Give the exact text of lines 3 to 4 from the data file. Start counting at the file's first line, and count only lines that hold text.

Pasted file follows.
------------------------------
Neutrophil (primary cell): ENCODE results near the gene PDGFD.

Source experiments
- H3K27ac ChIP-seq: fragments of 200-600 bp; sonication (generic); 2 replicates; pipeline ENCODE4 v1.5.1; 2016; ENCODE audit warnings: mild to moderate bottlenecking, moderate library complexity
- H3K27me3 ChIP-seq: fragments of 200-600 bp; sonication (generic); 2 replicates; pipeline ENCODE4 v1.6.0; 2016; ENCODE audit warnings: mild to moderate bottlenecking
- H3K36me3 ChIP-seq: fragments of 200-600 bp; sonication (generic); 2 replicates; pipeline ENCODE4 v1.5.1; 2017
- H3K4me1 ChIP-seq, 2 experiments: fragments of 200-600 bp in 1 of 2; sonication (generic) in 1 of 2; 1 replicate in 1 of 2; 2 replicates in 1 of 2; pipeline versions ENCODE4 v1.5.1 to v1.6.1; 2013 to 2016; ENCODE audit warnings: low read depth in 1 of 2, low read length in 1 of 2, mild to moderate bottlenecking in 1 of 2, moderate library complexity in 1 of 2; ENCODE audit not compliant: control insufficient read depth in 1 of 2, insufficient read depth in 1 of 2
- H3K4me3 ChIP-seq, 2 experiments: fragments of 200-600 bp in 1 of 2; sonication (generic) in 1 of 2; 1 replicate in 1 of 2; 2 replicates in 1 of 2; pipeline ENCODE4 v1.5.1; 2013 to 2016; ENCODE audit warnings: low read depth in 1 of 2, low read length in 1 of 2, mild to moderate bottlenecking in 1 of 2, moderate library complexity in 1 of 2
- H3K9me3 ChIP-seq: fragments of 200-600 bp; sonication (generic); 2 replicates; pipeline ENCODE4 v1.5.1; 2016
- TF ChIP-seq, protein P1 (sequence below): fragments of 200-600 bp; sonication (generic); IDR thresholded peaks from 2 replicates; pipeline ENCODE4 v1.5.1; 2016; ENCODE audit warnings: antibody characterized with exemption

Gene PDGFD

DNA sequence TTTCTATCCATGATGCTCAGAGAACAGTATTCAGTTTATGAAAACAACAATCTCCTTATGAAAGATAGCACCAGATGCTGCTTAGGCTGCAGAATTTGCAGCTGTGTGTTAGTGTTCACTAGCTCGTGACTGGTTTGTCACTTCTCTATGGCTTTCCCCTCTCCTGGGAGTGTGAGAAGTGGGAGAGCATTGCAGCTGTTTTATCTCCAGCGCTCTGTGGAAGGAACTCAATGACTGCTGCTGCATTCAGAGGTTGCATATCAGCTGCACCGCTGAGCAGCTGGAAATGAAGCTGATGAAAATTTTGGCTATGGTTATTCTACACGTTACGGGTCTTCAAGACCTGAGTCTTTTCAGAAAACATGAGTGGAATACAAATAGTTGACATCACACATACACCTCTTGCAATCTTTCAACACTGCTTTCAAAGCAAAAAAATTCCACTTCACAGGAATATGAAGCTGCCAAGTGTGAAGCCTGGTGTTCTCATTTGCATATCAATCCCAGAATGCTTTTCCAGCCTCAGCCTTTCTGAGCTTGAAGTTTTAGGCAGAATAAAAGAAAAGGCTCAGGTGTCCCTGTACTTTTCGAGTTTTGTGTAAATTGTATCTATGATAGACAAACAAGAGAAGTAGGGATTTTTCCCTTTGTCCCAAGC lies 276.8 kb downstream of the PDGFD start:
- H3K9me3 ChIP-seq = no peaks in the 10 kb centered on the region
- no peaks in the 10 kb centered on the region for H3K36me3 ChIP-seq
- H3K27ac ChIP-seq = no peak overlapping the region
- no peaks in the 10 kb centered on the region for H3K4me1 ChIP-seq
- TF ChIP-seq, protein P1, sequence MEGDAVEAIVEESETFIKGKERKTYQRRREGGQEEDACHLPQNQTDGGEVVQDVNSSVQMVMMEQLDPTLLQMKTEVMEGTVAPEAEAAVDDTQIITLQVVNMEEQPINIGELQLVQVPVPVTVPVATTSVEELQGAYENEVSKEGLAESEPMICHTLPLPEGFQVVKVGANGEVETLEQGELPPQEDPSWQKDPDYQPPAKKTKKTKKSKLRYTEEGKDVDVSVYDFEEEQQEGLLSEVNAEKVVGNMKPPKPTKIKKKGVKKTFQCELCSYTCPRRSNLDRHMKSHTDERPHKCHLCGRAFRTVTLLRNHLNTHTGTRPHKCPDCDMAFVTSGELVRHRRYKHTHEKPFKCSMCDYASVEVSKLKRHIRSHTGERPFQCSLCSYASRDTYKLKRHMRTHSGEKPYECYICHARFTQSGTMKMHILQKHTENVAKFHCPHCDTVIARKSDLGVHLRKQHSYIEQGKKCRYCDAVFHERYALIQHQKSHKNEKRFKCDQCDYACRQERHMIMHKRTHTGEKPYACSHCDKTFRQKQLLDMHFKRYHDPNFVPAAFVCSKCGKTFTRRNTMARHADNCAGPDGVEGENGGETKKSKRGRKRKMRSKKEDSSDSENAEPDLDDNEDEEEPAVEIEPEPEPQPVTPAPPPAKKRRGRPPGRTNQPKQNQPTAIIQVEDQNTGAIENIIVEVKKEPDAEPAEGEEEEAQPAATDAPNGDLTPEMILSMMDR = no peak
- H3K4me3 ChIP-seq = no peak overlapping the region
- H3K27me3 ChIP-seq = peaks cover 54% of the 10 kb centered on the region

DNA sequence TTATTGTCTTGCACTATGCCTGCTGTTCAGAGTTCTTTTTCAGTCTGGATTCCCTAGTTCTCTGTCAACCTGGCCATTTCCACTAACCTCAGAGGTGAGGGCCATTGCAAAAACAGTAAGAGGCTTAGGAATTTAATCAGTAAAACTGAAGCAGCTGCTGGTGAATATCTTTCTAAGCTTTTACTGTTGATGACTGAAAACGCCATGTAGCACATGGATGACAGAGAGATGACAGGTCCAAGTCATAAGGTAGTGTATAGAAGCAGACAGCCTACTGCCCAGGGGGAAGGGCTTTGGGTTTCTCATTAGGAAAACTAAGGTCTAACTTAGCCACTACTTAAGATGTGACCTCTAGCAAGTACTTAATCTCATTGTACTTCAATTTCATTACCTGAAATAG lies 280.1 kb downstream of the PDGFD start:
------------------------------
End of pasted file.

- H3K27ac ChIP-seq: fragments of 200-600 bp; sonication (generic); 2 replicates; pipeline ENCODE4 v1.5.1; 2016; ENCODE audit warnings: mild to moderate bottlenecking, moderate library complexity
- H3K27me3 ChIP-seq: fragments of 200-600 bp; sonication (generic); 2 replicates; pipeline ENCODE4 v1.6.0; 2016; ENCODE audit warnings: mild to moderate bottlenecking